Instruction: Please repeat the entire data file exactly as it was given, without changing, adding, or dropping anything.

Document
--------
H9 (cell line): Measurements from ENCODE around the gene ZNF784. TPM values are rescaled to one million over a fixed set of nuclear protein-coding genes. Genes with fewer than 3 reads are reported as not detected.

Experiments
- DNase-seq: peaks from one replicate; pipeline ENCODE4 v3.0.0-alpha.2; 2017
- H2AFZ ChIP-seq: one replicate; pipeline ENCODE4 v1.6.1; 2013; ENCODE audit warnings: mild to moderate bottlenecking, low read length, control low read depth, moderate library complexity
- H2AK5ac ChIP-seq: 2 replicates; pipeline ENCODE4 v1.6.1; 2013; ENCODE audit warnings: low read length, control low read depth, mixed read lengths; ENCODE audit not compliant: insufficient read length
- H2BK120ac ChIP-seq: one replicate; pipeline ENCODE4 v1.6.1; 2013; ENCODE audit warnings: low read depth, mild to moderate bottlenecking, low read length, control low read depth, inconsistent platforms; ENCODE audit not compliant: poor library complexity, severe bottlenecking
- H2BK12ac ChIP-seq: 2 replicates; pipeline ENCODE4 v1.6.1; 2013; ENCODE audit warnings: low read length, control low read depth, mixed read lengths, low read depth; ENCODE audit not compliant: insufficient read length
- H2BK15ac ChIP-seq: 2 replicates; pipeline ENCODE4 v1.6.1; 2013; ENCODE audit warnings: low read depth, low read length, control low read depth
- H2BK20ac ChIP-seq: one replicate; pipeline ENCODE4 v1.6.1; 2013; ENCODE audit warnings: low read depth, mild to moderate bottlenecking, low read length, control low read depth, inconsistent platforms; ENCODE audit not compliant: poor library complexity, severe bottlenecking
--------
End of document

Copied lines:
H9 (cell line): Measurements from ENCODE around the gene ZNF784. TPM values are rescaled to one million over a fixed set of nuclear protein-coding genes. Genes with fewer than 3 reads are reported as not detected.

Experiments
- DNase-seq: peaks from one replicate; pipeline ENCODE4 v3.0.0-alpha.2; 2017
- H2AFZ ChIP-seq: one replicate; pipeline ENCODE4 v1.6.1; 2013; ENCODE audit warnings: mild to moderate bottlenecking, low read length, control low read depth, moderate library complexity
- H2AK5ac ChIP-seq: 2 replicates; pipeline ENCODE4 v1.6.1; 2013; ENCODE audit warnings: low read length, control low read depth, mixed read lengths; ENCODE audit not compliant: insufficient read length
- H2BK120ac ChIP-seq: one replicate; pipeline ENCODE4 v1.6.1; 2013; ENCODE audit warnings: low read depth, mild to moderate bottlenecking, low read length, control low read depth, inconsistent platforms; ENCODE audit not compliant: poor library complexity, severe bottlenecking
- H2BK12ac ChIP-seq: 2 replicates; pipeline ENCODE4 v1.6.1; 2013; ENCODE audit warnings: low read length, control low read depth, mixed read lengths, low read depth; ENCODE audit not compliant: insufficient read length
- H2BK15ac ChIP-seq: 2 replicates; pipeline ENCODE4 v1.6.1; 2013; ENCODE audit warnings: low read depth, low read length, control low read depth
- H2BK20ac ChIP-seq: one replicate; pipeline ENCODE4 v1.6.1; 2013; ENCODE audit warnings: low read depth, mild to moderate bottlenecking, low read length, control low read depth, inconsistent platforms; ENCODE audit not compliant: poor library complexity, severe bottlenecking